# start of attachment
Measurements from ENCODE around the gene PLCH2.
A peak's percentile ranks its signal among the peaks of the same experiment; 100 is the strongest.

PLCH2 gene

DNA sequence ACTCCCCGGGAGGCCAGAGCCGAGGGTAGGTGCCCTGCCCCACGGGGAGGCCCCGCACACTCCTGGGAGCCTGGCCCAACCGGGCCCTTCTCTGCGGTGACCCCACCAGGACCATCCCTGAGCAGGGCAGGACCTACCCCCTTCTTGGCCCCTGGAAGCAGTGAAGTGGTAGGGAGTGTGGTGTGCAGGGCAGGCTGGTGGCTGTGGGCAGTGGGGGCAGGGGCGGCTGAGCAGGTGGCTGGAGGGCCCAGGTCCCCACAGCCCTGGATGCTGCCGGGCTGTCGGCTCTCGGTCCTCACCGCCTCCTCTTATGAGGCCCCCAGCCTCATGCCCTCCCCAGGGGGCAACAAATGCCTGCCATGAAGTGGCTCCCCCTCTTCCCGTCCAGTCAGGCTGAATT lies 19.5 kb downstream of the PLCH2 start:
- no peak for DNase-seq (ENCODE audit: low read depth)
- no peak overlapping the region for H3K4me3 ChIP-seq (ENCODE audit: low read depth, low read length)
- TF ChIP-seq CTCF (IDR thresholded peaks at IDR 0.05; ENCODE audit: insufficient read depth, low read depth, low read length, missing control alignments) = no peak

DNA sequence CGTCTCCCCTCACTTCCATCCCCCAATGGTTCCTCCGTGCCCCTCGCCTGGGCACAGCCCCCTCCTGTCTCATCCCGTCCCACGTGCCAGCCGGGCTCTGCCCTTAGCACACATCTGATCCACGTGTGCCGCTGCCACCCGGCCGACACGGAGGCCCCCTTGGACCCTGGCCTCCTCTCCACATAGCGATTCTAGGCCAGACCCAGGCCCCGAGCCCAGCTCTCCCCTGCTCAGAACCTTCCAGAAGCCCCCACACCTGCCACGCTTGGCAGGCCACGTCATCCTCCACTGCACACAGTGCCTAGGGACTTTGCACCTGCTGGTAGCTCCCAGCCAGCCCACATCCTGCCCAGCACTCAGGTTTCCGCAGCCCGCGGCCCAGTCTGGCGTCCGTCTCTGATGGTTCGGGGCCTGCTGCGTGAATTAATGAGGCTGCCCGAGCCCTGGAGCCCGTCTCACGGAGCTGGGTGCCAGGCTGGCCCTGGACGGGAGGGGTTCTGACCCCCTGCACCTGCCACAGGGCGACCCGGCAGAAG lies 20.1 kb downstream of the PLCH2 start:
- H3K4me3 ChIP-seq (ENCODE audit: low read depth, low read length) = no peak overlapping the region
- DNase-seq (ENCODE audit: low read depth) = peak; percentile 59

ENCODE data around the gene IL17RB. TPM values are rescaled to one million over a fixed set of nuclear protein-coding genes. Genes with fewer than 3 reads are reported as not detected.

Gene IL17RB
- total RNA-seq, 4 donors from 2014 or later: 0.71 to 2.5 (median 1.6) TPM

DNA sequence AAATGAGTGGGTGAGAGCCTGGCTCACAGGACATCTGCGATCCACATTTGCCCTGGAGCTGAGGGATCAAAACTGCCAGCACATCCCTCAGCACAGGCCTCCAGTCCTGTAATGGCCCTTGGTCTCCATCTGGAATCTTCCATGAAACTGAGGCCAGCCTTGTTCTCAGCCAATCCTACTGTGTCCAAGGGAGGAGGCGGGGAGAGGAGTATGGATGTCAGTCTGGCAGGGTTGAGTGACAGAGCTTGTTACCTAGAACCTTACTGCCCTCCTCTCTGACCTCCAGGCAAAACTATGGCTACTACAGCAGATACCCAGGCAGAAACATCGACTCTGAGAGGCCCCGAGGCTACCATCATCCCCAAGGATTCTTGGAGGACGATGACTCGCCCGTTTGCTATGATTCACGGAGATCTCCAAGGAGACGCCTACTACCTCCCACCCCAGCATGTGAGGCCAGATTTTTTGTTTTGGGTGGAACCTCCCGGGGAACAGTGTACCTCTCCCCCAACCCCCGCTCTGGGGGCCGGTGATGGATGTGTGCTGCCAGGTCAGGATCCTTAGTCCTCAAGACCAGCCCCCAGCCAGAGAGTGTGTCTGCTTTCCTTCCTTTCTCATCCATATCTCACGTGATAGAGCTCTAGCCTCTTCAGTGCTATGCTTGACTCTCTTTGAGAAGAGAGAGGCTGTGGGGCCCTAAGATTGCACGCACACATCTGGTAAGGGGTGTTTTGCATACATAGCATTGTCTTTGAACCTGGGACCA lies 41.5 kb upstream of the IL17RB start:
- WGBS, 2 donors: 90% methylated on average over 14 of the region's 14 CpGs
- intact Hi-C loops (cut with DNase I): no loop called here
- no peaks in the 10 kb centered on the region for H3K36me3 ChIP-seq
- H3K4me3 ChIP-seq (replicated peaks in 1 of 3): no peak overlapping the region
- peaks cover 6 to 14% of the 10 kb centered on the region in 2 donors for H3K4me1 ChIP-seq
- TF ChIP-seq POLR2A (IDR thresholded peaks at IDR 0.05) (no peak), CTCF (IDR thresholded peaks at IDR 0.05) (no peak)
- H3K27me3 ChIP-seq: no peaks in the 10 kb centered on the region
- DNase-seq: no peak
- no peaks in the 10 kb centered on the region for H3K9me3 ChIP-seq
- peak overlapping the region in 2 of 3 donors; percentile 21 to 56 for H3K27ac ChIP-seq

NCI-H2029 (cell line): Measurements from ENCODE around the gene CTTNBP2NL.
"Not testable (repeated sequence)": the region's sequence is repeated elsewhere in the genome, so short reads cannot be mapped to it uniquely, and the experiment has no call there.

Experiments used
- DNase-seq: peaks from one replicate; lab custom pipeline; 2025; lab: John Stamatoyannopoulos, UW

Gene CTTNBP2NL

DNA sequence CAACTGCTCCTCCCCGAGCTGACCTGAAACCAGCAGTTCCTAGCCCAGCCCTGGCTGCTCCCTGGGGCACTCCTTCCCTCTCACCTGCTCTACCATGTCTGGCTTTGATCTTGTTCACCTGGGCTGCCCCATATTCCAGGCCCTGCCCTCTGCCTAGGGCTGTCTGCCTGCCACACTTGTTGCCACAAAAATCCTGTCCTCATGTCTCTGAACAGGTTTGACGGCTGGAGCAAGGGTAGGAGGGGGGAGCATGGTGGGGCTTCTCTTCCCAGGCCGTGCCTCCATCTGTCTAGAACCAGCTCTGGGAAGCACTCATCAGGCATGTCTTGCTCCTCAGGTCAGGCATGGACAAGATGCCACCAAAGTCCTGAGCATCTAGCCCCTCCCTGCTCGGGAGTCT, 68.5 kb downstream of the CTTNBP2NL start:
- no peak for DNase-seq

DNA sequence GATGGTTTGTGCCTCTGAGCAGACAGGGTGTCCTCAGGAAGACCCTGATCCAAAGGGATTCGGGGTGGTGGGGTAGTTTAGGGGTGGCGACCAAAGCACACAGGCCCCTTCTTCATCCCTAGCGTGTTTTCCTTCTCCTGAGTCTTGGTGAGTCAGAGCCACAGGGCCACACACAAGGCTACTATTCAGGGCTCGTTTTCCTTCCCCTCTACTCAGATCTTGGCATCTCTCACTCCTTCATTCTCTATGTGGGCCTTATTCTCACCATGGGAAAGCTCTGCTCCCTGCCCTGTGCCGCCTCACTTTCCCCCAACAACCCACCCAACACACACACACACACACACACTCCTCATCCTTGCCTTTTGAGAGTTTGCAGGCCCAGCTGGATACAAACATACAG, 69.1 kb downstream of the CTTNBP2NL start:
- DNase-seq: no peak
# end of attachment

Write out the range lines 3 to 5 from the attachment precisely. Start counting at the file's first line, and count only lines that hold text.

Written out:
PLCH2 gene

DNA sequence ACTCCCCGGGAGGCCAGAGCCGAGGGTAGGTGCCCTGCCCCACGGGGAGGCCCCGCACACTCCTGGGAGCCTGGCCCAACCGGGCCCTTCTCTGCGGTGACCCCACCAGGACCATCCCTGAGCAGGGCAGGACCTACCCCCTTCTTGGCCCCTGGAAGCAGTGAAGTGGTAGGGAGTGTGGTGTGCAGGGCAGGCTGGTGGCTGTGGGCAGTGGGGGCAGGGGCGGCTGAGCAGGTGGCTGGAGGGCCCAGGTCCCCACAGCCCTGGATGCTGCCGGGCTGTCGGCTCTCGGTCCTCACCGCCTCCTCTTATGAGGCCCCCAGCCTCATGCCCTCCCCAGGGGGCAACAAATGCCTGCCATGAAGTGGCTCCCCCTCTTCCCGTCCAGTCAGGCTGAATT lies 19.5 kb downstream of the PLCH2 start:
- no peak for DNase-seq (ENCODE audit: low read depth)